Brazil, France allege Rio Olympics vote-buying scheme

Carlos Nuzman, president of the Brazilian Olympic committee, arrives at Federal Police headquarters in Rio de Janeiro, Brazil, Tuesday, Sept. 5, 2017. Federal police searched Nuzman's house Tuesday morning. French and Brazilian authorities have been working on a corruption investigation involving bribery surrounding the awarding of the 2016 Rio Games and the 2020 Tokyo Games. (AP Photo/Leo Correa)

Authorities in Brazil, France allege Olympic vote-buying scheme in latest blow to Rio Games

RIO DE JANEIRO — Brazilian and French authorities said Tuesday they uncovered an international corruption scheme aimed at buying votes in awarding the 2016 Olympics. This is the latest allegation to sully the legacy of the Rio Games, the first Olympics in South America.

The disclosures came as police in Rio de Janeiro raided the home of Brazilian Olympic Committee President Carlos Nuzman. They emerged with suitcases, documents and a computer. Police said detention warrants had been issued for Nuzman and an associate, businessman Arthur Cesar de Menezes Soares Filho, who authorities believe to be in Miami.

Nuzman left his house accompanied by his lawyer and later appeared at a police station for questioning. Lawyer Sergio Mazzillo said his client would cooperate but "did not commit any irregularity."

"Unfortunately, this has created a media spectacle," Mazzillo said.

In total, 11 detention warrants were issued for people in both Brazil and France in what police dubbed "Operation Unfair Play."

At a news conference, investigators said Nuzman, an honorary member of the International Olympic Committee, was a central player in buying votes for Rio's Olympic bid in 2009.

Nuzman brought together Soares Filho and Lamine Diack, the former head of track and field's governing body who at the time was an IOC voting member, according to authorities. Soares Filho's company, Matlock Capital Group, allegedly paid Diack $2 million through accounts in the Caribbean.

Construction and concession companies that stood to gain were behind the push to bring the games to Rio by any means necessary, prosecutor Fabiana Schneider said. She said Sergio Cabral, the former governor of Rio de Janeiro who has been jailed on a different corruption conviction, was also a key player.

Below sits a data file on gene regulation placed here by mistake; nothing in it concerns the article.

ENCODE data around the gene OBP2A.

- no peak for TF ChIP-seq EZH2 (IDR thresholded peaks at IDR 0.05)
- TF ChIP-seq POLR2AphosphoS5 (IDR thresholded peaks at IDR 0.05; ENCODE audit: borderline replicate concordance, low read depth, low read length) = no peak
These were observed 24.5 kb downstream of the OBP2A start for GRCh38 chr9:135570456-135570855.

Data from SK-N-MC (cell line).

"The Olympic Games were used as a big trampoline for acts of corruption," Schneider said.

The IOC said it had "learned about these circumstances from the media and is making every effort to get the full information."

The 75-year-old Nuzman was an IOC member for 12 years and one of the most prominent figures in bringing the games to Rio. He is part of the 2020 Tokyo Games coordination commission, which advises organizers in running the event.

Chicago, Madrid, Tokyo and Rio were candidates for the 2016 Olympics. The vote was held in 2009 in Copenhagen, Denmark, with Rio defeating Madrid 66-32. Chicago, seen as having the best bid and most ready-to-go facilities, was eliminated in the first round of voting.

"This is quite damaging" to the IOC, said Andrew Zimbalist, an economist who recently wrote a book on fallout from the Rio Olympics. "The IOC tried to say goodbye to Rio in August 2016, but the issues arising from the $20 billion plus extravaganza won't go away."

Soon after the Rio Games, IOC President Thomas Bach awarded Nuzman the "Olympic Order," given to those who have made extraordinary contributions to the Olympics.

In France, a 2-year-old investigation into corruption in sports first came to light with the arrest in November 2015 of Diack. The French have been looking into allegations that Diack, one of his sons, Papa Massata Diack, and others were involved in blackmailing athletes and covering-up failed drug tests.

The French Financial Prosecutors' Office, which has been leading the inquiries, said Tuesday its investigations have "uncovered the existence of a system of large-scale corruption organized around Papa Massata Diack." It also said its evidence indicates votes by members of the IOC and the ruling track body were "negotiated against payment to obtain city hosting rights for the biggest global sports competitions."

Since the Rio Games ended a year ago there has been a steady stream of accusations surrounding the awarding of building projects.

Former Rio de Janeiro Mayor Eduardo Paes is being investigated for allegedly accepting at least 15 million reals ($5 million) in payments to facilitate construction projects tied to the games.

Paes, who has denied wrongdoing, is one of dozens of top politicians implicated in a sweeping judicial corruption investigation in which construction giant Odebrecht illegally paid billions to help win contracts.

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Associated Press reporter John Leicester in Paris and AP photographer Silvia Izquierdo in Rio de Janeiro contributed to this report.

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Follow Peter Prengaman: www.twitter.com/peterprengaman

Follow Stephen Wade: www.twitter.com/StephenWadeAP

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